A new piece of data-stealing malware has a real thirst for credentials—and the potential for worse trouble down the line.
IBM today published a report on CoreBot, generic information-stealing malware designed with enough flexibility to soon ramp up its capabilities to exfiltrate data in real time.
“CoreBot appears to be quite modular, which means that its structure and internal makeup were programmed in a way that allows for the easy adding of new data theft and endpoint control mechanisms,” wrote IBM security evangelist Limor Kessem.
Right now, IBM said some security detection systems are flagging CoreBot as Dynamer!ac or Eldorado. For now, it seems content vacuuming up system and email credentials, as well as software keys; all of the stolen data has value to cybercrime groups.
The worrisome part of CoreBot, IBM said, is its modular design.
“CoreBot’s most interesting facility is its plugin system, enabling it to be modular and easily supplemented with new theft capabilities,” Kessem said. “CoreBot downloads plugins from its command-and-control (C&C) server right after setting its persistence mechanism on the endpoint. It then loads the plugins using the plugininit export function in the plugin’s DLL.”
The lone plugin CoreBot uses right now is called Stealer, IBM said. It steals passwords saved in the browser and is capable of scanning all major browsers for credentials. It also searches a long list of FTP clients, mail clients, Webmail services, cryptocurrency wallets, private certs and data from desktop applications. IBM said, however, that CoreBot cannot yet steal browser data in real time.
“Generic malware is frequently the sort of Trojan that harvests passwords indiscriminately, which ends up compromising a broader set of the user’s personal accounts, including bank account credentials, email and e-wallets,” Kessem said. “When they land on an enterprise endpoint, information stealers gather email credentials, software keys and anything else saved on that drive that can be interesting to attackers. On top of that, it can download and execute other malware at will.”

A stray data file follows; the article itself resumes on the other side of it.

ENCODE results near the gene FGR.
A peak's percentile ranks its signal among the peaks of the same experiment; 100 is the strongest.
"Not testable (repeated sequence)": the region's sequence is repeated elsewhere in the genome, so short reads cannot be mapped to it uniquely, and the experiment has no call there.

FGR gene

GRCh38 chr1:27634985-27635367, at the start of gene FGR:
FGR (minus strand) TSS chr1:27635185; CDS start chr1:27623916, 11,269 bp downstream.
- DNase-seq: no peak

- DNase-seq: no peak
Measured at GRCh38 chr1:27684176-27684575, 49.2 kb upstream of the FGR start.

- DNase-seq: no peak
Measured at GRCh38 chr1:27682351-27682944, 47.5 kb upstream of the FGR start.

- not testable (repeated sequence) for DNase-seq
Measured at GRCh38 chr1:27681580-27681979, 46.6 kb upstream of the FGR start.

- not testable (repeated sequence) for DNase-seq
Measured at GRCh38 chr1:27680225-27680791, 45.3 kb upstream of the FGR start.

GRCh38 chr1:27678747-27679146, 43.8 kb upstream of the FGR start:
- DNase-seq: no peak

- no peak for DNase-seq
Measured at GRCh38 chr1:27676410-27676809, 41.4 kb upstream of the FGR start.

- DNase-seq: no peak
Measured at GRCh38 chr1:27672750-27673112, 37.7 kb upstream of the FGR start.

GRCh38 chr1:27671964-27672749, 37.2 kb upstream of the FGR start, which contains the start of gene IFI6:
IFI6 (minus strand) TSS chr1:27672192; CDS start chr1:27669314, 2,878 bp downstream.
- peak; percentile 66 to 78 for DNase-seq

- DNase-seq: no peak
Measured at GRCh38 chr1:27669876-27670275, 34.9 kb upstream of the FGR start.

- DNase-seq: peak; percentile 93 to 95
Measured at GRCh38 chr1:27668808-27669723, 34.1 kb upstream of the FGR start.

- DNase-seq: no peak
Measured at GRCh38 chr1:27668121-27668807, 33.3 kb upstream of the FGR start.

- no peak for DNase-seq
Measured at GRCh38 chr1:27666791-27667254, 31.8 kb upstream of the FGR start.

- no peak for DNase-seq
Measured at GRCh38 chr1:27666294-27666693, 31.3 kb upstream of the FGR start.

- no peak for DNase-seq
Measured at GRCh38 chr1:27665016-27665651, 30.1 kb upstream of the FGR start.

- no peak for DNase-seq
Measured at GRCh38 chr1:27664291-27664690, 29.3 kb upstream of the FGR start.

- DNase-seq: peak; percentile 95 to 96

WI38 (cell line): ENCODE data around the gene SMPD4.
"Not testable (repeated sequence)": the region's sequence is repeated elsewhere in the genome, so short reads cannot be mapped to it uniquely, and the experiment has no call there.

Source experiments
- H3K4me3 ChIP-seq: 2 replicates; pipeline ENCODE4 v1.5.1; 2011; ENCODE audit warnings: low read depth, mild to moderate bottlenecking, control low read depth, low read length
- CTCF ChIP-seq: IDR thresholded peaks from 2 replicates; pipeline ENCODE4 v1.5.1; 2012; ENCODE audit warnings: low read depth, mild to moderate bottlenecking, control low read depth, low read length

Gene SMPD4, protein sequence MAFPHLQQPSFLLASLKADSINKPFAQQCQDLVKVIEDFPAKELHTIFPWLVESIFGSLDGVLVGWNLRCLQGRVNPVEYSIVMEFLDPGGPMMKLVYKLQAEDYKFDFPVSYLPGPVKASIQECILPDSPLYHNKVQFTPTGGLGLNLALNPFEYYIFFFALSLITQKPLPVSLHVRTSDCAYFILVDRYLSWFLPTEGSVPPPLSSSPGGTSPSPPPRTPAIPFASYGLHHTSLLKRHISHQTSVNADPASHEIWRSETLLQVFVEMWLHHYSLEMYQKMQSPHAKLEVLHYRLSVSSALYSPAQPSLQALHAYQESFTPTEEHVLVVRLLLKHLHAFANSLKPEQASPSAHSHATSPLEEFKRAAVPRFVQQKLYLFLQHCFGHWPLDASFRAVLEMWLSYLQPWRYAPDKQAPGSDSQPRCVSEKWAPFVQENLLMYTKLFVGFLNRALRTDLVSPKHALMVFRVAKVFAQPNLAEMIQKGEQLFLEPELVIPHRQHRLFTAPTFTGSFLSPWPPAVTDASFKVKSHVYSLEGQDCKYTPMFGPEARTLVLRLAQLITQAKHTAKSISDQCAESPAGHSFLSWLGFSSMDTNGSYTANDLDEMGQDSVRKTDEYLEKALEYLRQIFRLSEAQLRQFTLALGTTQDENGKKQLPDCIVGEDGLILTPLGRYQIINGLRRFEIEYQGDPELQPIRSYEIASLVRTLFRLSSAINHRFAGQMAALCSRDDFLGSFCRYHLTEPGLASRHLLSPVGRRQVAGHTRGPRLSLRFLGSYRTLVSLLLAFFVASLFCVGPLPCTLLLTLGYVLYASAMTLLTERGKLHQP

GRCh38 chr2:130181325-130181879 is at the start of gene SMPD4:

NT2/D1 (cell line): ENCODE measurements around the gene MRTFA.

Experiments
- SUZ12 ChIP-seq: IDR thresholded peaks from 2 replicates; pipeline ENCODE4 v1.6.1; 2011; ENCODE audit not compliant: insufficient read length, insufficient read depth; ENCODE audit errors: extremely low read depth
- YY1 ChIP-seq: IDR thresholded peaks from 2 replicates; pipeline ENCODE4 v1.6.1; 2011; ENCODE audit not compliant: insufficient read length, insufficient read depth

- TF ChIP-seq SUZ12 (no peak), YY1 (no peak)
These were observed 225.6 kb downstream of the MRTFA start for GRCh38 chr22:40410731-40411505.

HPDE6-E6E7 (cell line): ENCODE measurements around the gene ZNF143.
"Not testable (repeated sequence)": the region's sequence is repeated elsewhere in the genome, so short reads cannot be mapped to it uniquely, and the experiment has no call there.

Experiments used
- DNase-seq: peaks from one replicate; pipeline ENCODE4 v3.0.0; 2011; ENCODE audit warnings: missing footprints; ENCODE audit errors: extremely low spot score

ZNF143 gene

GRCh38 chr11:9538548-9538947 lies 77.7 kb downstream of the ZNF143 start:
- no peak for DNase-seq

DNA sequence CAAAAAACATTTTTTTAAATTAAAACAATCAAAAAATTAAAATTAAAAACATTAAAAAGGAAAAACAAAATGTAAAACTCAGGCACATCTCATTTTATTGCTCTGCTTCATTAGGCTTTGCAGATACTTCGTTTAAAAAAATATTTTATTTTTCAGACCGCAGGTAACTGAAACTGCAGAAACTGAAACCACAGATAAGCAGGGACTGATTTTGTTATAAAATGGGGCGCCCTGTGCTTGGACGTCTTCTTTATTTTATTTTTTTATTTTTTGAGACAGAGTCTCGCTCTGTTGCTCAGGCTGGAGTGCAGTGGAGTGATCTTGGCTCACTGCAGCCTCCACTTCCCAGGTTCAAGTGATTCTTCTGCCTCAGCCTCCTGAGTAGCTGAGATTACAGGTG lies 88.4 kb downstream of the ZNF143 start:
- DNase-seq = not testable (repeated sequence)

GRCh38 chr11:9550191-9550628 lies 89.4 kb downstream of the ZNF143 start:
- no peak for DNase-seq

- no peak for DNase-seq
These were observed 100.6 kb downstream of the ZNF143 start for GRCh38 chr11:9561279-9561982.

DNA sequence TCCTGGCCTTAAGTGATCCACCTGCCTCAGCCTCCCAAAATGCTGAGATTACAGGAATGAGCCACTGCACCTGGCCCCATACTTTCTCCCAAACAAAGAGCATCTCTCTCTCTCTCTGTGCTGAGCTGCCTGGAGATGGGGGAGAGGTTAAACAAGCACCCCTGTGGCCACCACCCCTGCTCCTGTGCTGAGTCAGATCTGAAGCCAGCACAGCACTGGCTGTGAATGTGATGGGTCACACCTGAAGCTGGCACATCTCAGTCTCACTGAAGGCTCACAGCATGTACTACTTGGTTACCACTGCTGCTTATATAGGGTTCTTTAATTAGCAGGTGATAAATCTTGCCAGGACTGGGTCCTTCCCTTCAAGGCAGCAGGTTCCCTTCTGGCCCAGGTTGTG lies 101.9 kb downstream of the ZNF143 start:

IBM also spotted a de-activated domain generation algorithm in the malware; the algorithm builds domains geographically according to where the infected bots are located.
“A rather interesting concept for malware that is merely a generic stealer,” Kessem said. “With the DGA, the domain name is supposed to only be known in advance to the malware’s operator, thus preventing security researchers from being able to take down the site or for other criminals to hijack the botnet.”
CoreBot currently communicates with two domains—vincenzo-sorelli[.]com and arijoputane[.]com—from where it downloads the Stealer plugin. The domains are registered to the same individual at a Russian address. The malware also uses Windows Power Shell and Microsoft automation and configuration management tools to download malware from the Internet, as well as update itself.
IBM cautions that should information-stealing malware such as CoreBot infect enterprise endpoints, it can steal credentials to critical networked resources, or use work credentials on sites outside the organization to siphon personal data.
“It is important to keep in mind that Trojan operators will typically exfiltrate confidential business data like customer information, budget plans or even confidential insider information,” Kessem said. “Therefore, even a few infected endpoints inside the organization can end in very significant data security consequences.”
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